KARACHI: Most of them saw sunlight for the first time in months. But their freedom may be fleeting.
Around 34 adults and 14 children, rescued from a seminary-cum-rehabilitation centre by the police on Monday night, waited anxiously to go home on Tuesday. But outside the Gulshan-e-Maymar police station, their families refused to take them back.
“We have not come here to take them with us. We want the seminary to be restored.”
One man, Muhammad Sheikh, said he had provided chains to the authorities to beat his brothers. Another man, Ameer Hamza, said the seminary was ‘jannat’ (heaven), and that severe punishments are necessary for drug addicts and thieves.
A mother, whose son was among those recovered, shouted: “I will pay Rs10,000 to the police to take responsibility of my child.” The woman said she has been paying the seminary a monthly fee of Rs8,000 by taking loans from relatives.
Life in the basement
Were the families unmoved by the treatment meted out to their ‘loved ones’?
One of those recovered, a man named Hidayatullah, hailing from Gulshan-e-Iqbal, related the victims’ daily ordeal.
“We woke up every day at 4 am to whipping by the clerics,” said the man.
A drug addict, he was left at the seminary seven months ago by his family.
Breakfast was two paapar (poppadom), followed by qaida (primer) lessons. If you made mistakes, you were whipped with an industrial belt. Lunch was a plate of watery daal and burnt rotis.
Qaida lessons continued in the afternoon followed by prayer breaks and religious instructions. The day ended with watery daal served as dinner at eleven.
“Nights were not peaceful either,” Hidayatullah said. Cramped in a small room, the men were chained to pillars, and could only sleep in a straight position.
The men were not allowed to use the bathrooms at night either. “It’s embarrassing to tell but we were given a water bottle to pee in. If we urinated in bed, we were lashed,” said Babar, a teenager. Water to drink, from bathroom taps, was sometimes given in the same bottles, he added. Bathing was only allowed on Thursdays since families would visit them on Friday. The five-minute bath was the only time they were freed of chains.
The horror doesn’t end
How did the torture continue for so long?
The victims say they were never able to tell their families. “Mufti Dawood and his men had guns. They threatened to beat us if we told anyone.”
One of the most-affected victims, a bald man named Wali, sat in the middle, staring at thin air. He was whipped 150 times, in two days. “He has lost his senses,” the men said.
The children were not spared from the beatings either.
Four-year-old Asadullah, said to be a nephew of Mufti Dawood, was also beaten when he was unable to procure food for the seminary, from the neighbours.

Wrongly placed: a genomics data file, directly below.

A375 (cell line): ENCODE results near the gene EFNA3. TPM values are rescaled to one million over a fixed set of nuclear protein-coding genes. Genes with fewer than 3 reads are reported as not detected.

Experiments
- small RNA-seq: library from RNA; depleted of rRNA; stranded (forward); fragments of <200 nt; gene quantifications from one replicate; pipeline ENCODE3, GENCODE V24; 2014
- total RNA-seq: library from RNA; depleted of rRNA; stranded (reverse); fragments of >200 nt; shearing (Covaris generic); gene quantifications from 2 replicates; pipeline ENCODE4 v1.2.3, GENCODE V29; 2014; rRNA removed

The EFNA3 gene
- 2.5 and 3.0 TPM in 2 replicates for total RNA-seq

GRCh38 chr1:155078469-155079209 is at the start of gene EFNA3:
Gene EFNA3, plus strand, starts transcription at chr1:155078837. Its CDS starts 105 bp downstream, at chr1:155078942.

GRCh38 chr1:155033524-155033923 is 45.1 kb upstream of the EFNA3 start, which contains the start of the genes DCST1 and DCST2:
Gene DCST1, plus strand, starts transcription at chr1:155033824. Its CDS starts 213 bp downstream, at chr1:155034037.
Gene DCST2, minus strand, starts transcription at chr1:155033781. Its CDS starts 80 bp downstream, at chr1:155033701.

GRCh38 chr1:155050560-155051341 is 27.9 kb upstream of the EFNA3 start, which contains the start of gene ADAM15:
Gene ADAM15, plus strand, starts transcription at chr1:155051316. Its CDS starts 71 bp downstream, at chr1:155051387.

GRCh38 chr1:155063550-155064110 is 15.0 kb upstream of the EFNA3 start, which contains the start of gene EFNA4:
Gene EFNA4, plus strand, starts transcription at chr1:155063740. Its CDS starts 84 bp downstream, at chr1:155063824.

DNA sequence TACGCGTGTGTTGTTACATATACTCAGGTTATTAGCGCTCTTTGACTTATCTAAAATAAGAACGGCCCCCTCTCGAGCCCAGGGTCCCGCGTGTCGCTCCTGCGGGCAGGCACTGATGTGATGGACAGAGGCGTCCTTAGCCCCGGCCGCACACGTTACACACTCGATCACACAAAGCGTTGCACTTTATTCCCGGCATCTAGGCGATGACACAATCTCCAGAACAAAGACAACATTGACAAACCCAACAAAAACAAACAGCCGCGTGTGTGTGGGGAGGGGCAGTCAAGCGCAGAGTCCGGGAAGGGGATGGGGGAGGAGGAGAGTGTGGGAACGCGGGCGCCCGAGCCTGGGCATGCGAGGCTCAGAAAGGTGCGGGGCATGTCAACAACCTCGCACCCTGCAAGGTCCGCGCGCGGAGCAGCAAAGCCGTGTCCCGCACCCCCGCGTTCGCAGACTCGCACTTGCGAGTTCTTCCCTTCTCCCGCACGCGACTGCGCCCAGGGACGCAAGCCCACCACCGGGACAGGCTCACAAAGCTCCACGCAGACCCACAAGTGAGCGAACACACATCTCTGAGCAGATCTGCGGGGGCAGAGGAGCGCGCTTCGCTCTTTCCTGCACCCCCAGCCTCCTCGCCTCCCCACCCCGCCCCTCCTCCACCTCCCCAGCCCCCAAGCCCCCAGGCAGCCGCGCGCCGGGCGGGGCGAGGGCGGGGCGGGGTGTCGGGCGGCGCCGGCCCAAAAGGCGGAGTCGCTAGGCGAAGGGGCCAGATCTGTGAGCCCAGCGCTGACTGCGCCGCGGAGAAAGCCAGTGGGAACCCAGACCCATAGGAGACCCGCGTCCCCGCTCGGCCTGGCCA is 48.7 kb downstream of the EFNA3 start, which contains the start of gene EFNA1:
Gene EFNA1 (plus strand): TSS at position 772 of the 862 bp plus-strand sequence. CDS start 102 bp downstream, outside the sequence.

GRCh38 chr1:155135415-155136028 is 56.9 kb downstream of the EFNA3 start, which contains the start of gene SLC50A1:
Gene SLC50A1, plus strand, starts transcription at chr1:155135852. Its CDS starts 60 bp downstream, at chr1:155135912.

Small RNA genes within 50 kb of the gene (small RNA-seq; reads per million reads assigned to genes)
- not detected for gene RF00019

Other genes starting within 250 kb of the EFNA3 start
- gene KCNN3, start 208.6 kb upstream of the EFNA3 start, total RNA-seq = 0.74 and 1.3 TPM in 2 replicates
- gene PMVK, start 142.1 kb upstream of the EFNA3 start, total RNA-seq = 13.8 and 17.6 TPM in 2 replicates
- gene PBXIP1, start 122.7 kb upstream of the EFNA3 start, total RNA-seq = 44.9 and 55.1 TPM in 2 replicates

Not all men were sent voluntarily by their families. A woman from Lyari said her son, Muhammad Arif, went missing after he left to attend the Tableeghi Ijtima at Raiwind in 2008.
“My relatives saw him on television,” she said. “I am happy that he is alive, but sad that he has suffered so much.”
Despite the torture, the children say they would continue to study at a seminary, not this one though.
One of them piped in: “I would become a qari (religious teacher) and go to Afghanistan for jihad.”
Investigators, however, say they did not find any links to terrorist activity.
“There was no terrorism training going on there,” said DSP Mukhtiar Khaskheli.
“What was happening there (rehabilitation) was right; just the method was wrong which is why we had to take action,” he added.
When not to follow your ‘teacher’
One of the culprits, Qari Muhammad Usman, sat blindfolded in the lockup.
He said he had joined the seminary two months ago and insisted they were not doing any criminal or terrorist activity. While the inmates slept on floors, Usman had his own room and bed.
The administration charged between Rs3,000 and Rs15,000 as fee – for treatment, food and religious studies, he said. The fee was waived off for those who could not afford to pay.
“I might have beaten them sometimes,” he said, very reluctantly accepting that the people should not have been treated so cruelly. “But Mufti Dawood was a mufti (scholar) and we did what he said,” he said in his defense.
‘Not a seminary’
Wafaqul Madaris alArabia, an umbrella organisation controlling Deobandi seminaries, said in a statement that the compound from where chained inmates were recovered was a rehabilitation centre for drug addicts, not an institute for religious education.
(With additional reporting by our correspondent in ISLAMABAD)
Published in The Express Tribune, December 14th, 2011.